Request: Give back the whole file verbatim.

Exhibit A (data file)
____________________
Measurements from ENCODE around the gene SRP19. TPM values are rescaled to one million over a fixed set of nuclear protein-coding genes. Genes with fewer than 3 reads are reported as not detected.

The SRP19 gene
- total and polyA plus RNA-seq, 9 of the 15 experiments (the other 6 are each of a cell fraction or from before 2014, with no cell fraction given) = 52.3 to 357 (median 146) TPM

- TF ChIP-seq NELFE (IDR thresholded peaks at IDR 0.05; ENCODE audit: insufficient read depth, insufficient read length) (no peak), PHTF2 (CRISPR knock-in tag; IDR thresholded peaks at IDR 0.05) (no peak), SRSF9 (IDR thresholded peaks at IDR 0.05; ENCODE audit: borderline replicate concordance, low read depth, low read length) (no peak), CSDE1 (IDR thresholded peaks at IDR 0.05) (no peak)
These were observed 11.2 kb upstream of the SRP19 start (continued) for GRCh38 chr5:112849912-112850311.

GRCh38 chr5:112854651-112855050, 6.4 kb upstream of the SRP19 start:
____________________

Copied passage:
Measurements from ENCODE around the gene SRP19. TPM values are rescaled to one million over a fixed set of nuclear protein-coding genes. Genes with fewer than 3 reads are reported as not detected.

The SRP19 gene
- total and polyA plus RNA-seq, 9 of the 15 experiments (the other 6 are each of a cell fraction or from before 2014, with no cell fraction given) = 52.3 to 357 (median 146) TPM

- TF ChIP-seq NELFE (IDR thresholded peaks at IDR 0.05; ENCODE audit: insufficient read depth, insufficient read length) (no peak), PHTF2 (CRISPR knock-in tag; IDR thresholded peaks at IDR 0.05) (no peak), SRSF9 (IDR thresholded peaks at IDR 0.05; ENCODE audit: borderline replicate concordance, low read depth, low read length) (no peak), CSDE1 (IDR thresholded peaks at IDR 0.05) (no peak)
These were observed 11.2 kb upstream of the SRP19 start (continued) for GRCh38 chr5:112849912-112850311.

GRCh38 chr5:112854651-112855050, 6.4 kb upstream of the SRP19 start: